The California Legislature understands the importance of energy efficiency. That’s a big part of why it implemented the California Solar Rights Act, articulated in Civil Code section 714 and 714.1. This statue prevents HOA governing documents from effectively restricting or prohibiting the installation of solar energy systems in the interest of individual homeowners. Good news.
However, “[t]his section does not apply to provisions that impose reasonable restrictions on solar energy systems.” (Civ. Code § 714(b)). Fortunately, unlike other statutes, the Legislature is specific on what constitutes a “reasonable restriction.”
To be “reasonable,” a restriction cannot “significantly increase the cost of the system or significantly decrease its efficiency or specified performance, or that allow for an alternative system of comparable cost, efficiency, and energy conservation benefits.” (Ibid). The Legislature goes on to specifically state what significant increase in cost and significant decrease in efficiency mean.
If a restriction results in either: (i) a 10% increase in cost (but in no case more than a $1,000 increase in cost) or; (ii) a decrease in efficiency exceeding 10% of the specifications detailed in the initial submittal, that restriction will be void and enforceable. This makes application to single-family homes within an HOA rather straightforward. But what does it mean for multi-family homeowners (e.g., shared-wall townhomes, condominiums, etc.)?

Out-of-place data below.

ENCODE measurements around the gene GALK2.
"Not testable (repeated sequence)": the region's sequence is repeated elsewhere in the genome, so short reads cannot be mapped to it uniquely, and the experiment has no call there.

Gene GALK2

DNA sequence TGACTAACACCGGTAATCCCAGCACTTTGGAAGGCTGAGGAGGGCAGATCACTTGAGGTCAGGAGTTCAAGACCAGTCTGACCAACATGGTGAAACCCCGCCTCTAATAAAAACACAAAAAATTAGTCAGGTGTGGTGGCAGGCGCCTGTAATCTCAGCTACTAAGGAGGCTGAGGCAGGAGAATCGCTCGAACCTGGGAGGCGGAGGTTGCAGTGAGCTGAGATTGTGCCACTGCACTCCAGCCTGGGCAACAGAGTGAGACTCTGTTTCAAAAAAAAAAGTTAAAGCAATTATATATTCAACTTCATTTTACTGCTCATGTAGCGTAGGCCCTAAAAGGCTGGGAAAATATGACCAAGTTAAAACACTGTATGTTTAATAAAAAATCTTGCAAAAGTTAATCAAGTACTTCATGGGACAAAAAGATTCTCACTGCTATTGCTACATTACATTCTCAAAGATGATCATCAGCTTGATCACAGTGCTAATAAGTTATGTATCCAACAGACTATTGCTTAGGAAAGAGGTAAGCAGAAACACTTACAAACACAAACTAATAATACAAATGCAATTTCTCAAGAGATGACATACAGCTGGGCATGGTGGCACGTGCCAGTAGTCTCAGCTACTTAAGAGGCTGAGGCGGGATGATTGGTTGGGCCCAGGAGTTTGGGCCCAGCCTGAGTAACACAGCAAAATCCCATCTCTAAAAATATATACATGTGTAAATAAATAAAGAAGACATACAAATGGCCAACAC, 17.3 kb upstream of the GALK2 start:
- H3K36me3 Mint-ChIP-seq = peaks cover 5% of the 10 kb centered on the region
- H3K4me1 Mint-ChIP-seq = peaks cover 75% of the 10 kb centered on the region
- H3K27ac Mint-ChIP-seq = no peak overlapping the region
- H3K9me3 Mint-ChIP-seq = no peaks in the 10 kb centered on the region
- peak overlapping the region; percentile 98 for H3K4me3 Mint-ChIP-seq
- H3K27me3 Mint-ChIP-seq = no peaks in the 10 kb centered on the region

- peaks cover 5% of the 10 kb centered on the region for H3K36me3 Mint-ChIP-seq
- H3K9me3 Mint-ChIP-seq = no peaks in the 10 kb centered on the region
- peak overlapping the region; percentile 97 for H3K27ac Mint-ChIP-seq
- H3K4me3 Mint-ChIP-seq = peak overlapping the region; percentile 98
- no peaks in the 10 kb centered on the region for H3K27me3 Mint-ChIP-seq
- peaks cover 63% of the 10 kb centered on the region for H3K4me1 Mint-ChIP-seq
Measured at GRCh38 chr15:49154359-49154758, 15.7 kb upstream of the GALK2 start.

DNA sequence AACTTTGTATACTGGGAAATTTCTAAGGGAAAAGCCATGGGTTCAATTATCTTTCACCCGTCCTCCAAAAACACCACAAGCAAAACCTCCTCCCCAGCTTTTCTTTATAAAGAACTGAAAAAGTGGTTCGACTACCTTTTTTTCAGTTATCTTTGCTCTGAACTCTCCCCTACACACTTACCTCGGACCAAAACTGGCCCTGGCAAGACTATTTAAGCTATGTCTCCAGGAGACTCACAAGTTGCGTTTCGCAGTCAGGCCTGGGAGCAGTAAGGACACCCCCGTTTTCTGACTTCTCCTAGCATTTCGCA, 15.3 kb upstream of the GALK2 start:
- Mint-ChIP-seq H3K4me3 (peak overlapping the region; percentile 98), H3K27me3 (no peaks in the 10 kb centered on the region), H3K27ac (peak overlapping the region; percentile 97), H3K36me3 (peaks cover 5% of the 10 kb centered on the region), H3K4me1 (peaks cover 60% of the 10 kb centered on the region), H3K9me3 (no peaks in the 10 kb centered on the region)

That is where Civil Code section 4746 comes in. This code grants homeowners who live in multi-family developments the ability to install solar energy systems on common area roofs, garages and carports. But it also authorizes some additional restrictive authority to the HOA. First, the HOA must require both that: (i) “the applicant/owner notify each owner of a unit in the building sharing the roof of the application, and;” (ii) “the owner and each successive owner to maintain a homeowner liability coverage policy at all times and provide the association with the corresponding certificate of insurance within 14 days of approval of the application and annually thereafter.” (Civ. Code §4746(a)). In addition to these mandatory requirements, section 4746 also authorizes the HOA to impose some additional, non-mandatory restrictions.
So, while multi-family homeowners do face some additional requirements when compared with their single-family counterparts, those restrictions are specifically articulated by the Legislature. This means that HOAs do not get to exercise draconian measures against energy conscious multi-family homeowners. But it doesn’t necessarily mean that your HOA isn’t willfully ignoring the law. It also doesn’t necessarily contemplate every set of facts. For example, let’s say you apply for a solar energy system, the HOA approves it with no reference to additional requirements, and subsequently tries to impose additional common area maintenance obligations on you. Or the HOA attempts to force you to disclose responsibilities that were never articulated in the approval of the solar energy system. Those are common circumstances the Legislature has not specifically provided instruction for.
If you find yourself in circumstances like that, or any circumstance in which your HOA is attempting to restrict you from installing a solar energy system, you should call the aggressive HOA attorneys at Lubin Caplin + Pham LLP. They will develop an appropriate strategy to deal with your HOA, and help you get your solar energy system installed as soon as practicable.